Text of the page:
The entire essay appears in the Winter 2009 issue.
Creating an "Image Center": Reimagining Omaha's Downtown and Riverfront, 1986-2003 - Janet R. Daly Bednarek
In July 2001 the city of Omaha officially dedicated a new city park. The twenty-three-acre riverfront site was formerly home to the Asarco lead refinery, an enterprise with roots in the 1870s and a symbol of Omaha's early industrial development. Initially, the city council approved the name "Union Labor Plaza." However, after an election in May 2001, which witnessed the ousting of the incumbent mayor and five city council members, the new mayor and council decided to review the earlier choice. After asking for public input, the council decided on "Lewis and Clark Landing." In many ways the new name was perhaps more fitting given the decided transformation of Omaha's downtown and riverfront involving not only the new park, but also a host of other developments from the ConAgra headquarters project in the late 1980s to a burst of large-scale corporate, civic, and residential projects in the late 1990s and early 2000s. Omaha's leaders had first promoted "back to the river" ideas in the late 1960s and early 1970s. By the early twenty-first century, those ideas witnessed a full flowering.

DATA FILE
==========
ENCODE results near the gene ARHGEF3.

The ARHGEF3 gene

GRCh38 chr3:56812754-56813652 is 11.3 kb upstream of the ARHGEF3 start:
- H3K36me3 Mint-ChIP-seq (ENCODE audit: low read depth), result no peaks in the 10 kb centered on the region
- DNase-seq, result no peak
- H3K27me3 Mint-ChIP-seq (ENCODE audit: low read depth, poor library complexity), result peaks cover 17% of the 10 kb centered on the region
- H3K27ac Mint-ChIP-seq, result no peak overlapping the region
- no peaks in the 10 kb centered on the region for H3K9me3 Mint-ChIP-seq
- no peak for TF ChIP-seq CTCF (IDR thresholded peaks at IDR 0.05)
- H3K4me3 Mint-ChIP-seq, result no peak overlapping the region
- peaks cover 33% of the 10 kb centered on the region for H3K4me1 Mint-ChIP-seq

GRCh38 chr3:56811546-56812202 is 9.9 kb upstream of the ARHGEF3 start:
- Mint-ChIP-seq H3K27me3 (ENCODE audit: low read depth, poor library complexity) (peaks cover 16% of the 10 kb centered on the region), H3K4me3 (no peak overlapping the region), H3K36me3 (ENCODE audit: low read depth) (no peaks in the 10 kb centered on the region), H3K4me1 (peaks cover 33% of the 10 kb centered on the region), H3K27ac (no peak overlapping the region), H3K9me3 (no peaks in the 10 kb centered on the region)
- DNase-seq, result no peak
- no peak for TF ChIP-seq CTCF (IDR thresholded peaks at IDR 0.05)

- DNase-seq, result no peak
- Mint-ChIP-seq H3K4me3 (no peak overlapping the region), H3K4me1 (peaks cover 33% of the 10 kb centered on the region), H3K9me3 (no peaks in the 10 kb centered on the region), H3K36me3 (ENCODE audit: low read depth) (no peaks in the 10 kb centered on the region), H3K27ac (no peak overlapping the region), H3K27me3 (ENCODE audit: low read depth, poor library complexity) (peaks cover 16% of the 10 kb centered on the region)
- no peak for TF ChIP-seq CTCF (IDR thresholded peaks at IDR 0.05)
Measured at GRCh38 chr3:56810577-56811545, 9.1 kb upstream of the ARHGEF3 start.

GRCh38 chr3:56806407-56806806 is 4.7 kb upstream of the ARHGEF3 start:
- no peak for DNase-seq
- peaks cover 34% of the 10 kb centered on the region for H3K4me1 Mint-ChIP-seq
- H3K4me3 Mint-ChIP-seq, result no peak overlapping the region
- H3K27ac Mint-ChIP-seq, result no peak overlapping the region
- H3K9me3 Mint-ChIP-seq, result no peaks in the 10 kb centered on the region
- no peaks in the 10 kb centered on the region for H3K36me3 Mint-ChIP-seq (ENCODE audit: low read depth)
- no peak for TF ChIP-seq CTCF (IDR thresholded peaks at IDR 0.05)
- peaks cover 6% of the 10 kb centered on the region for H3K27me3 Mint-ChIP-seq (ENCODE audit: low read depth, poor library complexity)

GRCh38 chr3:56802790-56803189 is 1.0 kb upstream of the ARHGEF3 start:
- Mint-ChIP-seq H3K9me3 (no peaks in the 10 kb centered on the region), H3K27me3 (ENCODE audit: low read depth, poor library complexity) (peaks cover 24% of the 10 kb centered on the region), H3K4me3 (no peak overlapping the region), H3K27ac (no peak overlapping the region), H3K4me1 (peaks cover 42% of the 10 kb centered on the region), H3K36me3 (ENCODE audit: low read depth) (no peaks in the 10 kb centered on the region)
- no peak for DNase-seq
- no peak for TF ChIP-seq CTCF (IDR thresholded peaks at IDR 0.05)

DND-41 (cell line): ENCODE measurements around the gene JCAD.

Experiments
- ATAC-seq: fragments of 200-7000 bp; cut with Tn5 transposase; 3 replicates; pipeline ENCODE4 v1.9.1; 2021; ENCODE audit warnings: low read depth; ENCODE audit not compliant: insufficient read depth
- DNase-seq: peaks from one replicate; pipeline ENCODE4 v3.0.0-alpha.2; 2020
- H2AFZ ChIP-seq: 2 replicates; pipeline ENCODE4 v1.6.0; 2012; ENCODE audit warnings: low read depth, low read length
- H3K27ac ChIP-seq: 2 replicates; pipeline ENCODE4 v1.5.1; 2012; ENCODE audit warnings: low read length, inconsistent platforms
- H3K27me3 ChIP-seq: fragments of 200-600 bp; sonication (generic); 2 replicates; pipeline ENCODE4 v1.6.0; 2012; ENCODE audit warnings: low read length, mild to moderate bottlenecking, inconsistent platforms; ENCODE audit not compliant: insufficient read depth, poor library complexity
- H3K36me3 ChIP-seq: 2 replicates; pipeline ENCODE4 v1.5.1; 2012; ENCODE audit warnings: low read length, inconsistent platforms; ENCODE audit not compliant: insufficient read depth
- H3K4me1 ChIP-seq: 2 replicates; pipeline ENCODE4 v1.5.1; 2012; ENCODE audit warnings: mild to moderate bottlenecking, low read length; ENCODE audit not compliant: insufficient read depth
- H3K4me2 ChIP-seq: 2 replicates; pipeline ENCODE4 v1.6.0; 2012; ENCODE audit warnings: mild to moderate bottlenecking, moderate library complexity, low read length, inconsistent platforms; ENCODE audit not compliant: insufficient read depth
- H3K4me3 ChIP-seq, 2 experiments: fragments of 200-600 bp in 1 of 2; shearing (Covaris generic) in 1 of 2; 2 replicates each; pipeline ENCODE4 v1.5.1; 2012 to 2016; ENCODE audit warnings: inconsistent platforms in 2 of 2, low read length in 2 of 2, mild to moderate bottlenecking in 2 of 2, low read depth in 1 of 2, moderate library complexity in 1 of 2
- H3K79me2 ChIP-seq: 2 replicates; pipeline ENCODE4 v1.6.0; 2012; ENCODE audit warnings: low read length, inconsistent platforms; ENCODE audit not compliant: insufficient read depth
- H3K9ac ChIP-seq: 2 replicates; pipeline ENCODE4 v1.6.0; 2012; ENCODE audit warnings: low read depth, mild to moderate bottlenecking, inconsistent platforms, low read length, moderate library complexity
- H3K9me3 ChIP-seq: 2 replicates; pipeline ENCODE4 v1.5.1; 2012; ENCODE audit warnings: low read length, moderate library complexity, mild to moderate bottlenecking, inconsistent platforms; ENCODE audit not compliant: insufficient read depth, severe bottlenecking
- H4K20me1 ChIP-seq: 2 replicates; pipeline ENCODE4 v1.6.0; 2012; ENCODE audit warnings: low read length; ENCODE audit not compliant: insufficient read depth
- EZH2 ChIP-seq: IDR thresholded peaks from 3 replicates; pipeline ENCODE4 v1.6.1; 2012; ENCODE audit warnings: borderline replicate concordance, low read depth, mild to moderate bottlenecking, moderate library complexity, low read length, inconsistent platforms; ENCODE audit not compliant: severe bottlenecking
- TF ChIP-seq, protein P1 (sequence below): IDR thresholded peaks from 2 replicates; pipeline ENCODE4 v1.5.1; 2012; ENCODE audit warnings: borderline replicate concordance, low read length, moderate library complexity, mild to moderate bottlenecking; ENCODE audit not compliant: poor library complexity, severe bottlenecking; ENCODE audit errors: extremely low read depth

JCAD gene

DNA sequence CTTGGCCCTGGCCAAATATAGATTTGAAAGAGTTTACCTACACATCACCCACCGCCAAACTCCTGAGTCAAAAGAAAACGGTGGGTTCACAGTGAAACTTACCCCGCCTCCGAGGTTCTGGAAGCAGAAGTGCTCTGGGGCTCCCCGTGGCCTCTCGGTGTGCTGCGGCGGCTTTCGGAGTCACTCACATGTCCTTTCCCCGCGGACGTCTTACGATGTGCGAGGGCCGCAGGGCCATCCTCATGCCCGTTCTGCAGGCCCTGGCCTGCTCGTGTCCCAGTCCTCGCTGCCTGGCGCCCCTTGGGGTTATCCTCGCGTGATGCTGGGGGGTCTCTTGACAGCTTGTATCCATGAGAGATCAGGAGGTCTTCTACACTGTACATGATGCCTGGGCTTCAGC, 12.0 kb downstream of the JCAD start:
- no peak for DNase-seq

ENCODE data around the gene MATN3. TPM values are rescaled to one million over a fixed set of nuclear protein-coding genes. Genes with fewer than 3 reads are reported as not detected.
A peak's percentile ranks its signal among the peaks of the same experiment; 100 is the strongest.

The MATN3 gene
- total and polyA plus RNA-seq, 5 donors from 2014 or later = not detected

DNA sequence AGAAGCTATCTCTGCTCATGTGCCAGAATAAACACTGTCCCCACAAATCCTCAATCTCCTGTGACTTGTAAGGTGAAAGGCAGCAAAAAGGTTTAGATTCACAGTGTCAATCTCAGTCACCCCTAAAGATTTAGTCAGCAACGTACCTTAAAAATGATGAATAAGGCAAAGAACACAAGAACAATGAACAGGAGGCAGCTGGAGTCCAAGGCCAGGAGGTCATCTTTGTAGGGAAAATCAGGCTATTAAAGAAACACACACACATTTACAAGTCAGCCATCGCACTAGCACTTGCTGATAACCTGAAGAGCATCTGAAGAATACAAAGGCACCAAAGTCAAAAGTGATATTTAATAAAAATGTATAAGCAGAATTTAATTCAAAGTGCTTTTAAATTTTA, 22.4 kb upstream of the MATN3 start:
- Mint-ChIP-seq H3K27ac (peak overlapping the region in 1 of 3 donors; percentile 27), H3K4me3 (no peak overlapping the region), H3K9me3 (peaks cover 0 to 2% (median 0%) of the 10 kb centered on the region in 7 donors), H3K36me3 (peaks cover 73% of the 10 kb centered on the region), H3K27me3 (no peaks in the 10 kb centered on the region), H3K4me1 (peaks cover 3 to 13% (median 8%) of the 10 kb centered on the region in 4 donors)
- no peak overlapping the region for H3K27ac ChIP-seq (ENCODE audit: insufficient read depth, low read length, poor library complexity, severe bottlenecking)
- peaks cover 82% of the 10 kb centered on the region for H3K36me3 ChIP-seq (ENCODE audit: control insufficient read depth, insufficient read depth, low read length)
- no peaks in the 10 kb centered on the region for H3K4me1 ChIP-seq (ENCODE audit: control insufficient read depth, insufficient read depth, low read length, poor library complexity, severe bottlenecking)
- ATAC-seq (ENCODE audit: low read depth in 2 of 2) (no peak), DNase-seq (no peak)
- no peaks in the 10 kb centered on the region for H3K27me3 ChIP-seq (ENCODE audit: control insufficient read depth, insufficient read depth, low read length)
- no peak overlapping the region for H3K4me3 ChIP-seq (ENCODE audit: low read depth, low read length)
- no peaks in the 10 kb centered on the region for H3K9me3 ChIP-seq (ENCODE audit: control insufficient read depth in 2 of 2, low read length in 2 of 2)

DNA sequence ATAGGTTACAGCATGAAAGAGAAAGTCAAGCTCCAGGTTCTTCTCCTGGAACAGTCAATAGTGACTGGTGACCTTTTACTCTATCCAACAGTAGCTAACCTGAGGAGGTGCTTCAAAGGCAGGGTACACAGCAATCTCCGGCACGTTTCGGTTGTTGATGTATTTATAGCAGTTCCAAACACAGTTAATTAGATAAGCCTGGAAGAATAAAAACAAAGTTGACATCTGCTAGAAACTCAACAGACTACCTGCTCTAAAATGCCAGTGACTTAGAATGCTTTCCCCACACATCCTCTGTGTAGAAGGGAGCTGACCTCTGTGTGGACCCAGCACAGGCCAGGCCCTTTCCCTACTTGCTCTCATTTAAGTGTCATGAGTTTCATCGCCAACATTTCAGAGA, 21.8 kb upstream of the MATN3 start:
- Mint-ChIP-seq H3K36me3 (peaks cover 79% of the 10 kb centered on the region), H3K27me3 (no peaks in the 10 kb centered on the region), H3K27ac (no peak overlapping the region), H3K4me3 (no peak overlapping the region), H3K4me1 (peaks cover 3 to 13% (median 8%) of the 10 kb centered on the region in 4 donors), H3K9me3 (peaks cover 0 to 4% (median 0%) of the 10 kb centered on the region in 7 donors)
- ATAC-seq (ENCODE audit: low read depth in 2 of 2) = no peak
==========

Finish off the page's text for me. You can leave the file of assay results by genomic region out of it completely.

Omaha's return to the river, though, involved not just massive physical transformation, but an extensive reconceptualization of the downtown and riverfront. Omaha's historic downtown riverfront had been home to commerce, transportation and industry. Omaha's new downtown riverfront was home to open space, recreation, leisure and cultural amenities. "Union Labor Plaza" evoked the historic, somewhat gritty downtown riverfront. "Lewis and Clark Landing," on the other hand, hearkened back to a past that pre-dated Omaha itself by a half century and evoked more pristine images of frontier, wilderness and adventure. Though the plaza eventually held a statue dedicated to Omaha's working people, the choice of name suggested the degree to which Omaha's civic leadership had reconceptualized and transformed the downtown and riverfront to serve as a new "image center" for the city.
Though certainly no longer functioning as the center of America's urban areas, downtowns still command a great deal of the attention, energy, and imagination of those concerned with the future of America's cities. Downtown history has also proved of interest to urban historians. The last decade in particular has witnessed the publication of two major works on the history of this crucial urban area. Robert M. Fogelson's work is essentially a political history of the downtown, focused, as he said, on power--who held it, how they exercised it, and how that shaped downtowns from the 1880s to the 1950s. Alison Isenberg, on the other hand, has produced a social and cultural history of the nation's downtowns, taking the story into the 1960s.